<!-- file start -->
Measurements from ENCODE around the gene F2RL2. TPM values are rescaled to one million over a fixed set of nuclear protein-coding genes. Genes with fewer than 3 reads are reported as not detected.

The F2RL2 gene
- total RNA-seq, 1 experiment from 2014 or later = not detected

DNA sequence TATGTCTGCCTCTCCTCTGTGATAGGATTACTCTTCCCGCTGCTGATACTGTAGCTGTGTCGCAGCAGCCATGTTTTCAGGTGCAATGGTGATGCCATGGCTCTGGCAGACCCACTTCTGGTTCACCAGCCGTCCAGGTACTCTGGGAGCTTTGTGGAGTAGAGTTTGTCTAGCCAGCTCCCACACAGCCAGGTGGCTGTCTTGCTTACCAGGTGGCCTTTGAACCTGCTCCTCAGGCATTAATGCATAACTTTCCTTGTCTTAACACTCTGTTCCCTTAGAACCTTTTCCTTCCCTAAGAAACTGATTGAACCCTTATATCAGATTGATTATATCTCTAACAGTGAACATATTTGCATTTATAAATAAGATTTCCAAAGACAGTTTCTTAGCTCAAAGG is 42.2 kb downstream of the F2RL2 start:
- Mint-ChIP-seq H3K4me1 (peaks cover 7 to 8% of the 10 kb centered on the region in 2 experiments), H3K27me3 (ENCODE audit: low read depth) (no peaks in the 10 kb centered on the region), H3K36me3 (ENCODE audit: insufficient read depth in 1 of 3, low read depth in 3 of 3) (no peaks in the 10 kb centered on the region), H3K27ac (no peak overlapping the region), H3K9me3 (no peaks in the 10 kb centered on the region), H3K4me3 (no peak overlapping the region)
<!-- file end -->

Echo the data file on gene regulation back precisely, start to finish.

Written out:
Measurements from ENCODE around the gene F2RL2. TPM values are rescaled to one million over a fixed set of nuclear protein-coding genes. Genes with fewer than 3 reads are reported as not detected.

The F2RL2 gene
- total RNA-seq, 1 experiment from 2014 or later = not detected

DNA sequence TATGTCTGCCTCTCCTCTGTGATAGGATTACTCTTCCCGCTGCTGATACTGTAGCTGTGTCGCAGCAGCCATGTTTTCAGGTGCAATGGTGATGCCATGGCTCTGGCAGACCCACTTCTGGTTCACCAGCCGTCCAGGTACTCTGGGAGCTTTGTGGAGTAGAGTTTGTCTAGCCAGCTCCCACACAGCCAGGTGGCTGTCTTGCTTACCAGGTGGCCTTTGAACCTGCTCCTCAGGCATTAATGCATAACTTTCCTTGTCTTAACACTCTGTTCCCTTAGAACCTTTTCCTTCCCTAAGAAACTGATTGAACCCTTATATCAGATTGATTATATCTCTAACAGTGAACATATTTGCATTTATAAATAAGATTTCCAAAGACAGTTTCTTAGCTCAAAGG is 42.2 kb downstream of the F2RL2 start:
- Mint-ChIP-seq H3K4me1 (peaks cover 7 to 8% of the 10 kb centered on the region in 2 experiments), H3K27me3 (ENCODE audit: low read depth) (no peaks in the 10 kb centered on the region), H3K36me3 (ENCODE audit: insufficient read depth in 1 of 3, low read depth in 3 of 3) (no peaks in the 10 kb centered on the region), H3K27ac (no peak overlapping the region), H3K9me3 (no peaks in the 10 kb centered on the region), H3K4me3 (no peak overlapping the region)